My three-year-old German shorthair is a great hunting dog for me and my family. When I bought her I didn't know much about the breed other than what I had observed from friends with shorthairs, and I liked what I saw.
Kip has not disappointed us. She is registered with a respectable pedigree and has more natural ability than I do as an owner and trainer. There are a few questions I have concerning her light eye color and the breed standard.
I have read that the breed standard for eye color in GSPs is dark brown, and light eyes are a fault. If that is accurate, why don't the sanctioned field and hunt agencies enforce the standard, or does it only apply to the show ring? Where did the light color originate? In your opinion should responsible breeders strive to perpetuate dark eye color or should the standard be changed or just ignored?
Welcome to the real world of dogs. The light color of the eyes probably came from a tendency to breed dogs that are lighter in coat color and have less pigment in the nose, around the eyes and in the skin of the body. This could be the result of outcrossing to other breeds or just not paying attention to eye color as breeders concentrated on other characteristics.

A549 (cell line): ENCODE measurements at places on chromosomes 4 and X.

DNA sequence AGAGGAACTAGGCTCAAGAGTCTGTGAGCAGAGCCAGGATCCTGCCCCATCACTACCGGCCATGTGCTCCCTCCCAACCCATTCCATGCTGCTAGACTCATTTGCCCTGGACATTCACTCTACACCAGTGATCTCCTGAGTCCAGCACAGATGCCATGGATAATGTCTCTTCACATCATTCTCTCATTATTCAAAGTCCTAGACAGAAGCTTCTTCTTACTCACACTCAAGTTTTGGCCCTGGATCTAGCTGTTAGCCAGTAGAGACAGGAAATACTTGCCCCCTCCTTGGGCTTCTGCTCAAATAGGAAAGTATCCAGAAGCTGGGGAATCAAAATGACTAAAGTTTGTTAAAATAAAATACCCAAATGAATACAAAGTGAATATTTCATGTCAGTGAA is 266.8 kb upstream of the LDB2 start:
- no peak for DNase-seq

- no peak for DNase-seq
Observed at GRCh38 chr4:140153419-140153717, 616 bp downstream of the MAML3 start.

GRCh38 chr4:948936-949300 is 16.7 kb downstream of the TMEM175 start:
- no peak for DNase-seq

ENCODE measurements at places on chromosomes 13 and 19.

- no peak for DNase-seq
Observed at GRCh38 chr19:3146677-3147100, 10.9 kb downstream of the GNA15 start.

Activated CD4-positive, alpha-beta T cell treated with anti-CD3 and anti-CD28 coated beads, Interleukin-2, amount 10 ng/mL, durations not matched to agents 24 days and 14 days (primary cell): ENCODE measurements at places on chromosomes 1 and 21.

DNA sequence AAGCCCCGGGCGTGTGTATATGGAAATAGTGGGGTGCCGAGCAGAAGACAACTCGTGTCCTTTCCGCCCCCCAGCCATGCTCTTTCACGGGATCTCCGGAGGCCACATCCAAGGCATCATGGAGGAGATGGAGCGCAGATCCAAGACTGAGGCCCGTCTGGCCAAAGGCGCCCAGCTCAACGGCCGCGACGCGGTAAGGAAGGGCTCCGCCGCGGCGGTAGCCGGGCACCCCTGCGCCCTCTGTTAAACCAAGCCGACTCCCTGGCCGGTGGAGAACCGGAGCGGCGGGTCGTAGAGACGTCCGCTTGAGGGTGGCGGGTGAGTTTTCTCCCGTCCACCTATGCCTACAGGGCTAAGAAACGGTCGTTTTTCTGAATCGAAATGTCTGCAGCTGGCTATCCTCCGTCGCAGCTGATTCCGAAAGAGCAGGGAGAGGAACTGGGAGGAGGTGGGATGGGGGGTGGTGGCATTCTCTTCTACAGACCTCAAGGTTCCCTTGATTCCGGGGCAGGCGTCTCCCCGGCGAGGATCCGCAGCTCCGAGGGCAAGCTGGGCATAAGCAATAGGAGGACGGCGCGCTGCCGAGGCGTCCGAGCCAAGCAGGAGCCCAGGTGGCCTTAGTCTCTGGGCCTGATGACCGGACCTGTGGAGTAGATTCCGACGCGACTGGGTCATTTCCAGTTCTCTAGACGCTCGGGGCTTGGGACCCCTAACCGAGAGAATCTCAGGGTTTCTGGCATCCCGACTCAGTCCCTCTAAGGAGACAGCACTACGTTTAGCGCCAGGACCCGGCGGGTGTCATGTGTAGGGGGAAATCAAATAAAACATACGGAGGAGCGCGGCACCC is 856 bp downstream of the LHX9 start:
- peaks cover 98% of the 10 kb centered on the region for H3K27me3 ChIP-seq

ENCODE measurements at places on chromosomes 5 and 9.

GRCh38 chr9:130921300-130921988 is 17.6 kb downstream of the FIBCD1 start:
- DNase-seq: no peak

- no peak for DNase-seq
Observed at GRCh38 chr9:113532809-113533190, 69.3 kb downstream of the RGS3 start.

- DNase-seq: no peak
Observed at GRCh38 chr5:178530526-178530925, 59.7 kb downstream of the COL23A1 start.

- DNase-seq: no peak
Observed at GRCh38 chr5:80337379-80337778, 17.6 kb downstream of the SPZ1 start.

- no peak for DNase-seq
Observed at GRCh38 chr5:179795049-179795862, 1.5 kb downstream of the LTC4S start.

Ultimately the breeders of our dogs are responsible for breeding good quality dogs that resemble the breed standards. You must remember that bench shows and field trials have different objectives in their agendas. In the case of bench shows, their standards are directly related to the written standards that you referred to for the breed, and describe the "perfect" physical specimen. In the field trial world emphasis is placed on field work and bird handling ability.
At the national breed show for each hunting breed these two factions come together and an attempt is made to produce dogs that do well in both the bench show and field trial world. It does happen and you will find dual champion dogs in your breed. In several of the hunting breeds the field and show strains have drifted apart markedly over time with little resemblance between the two.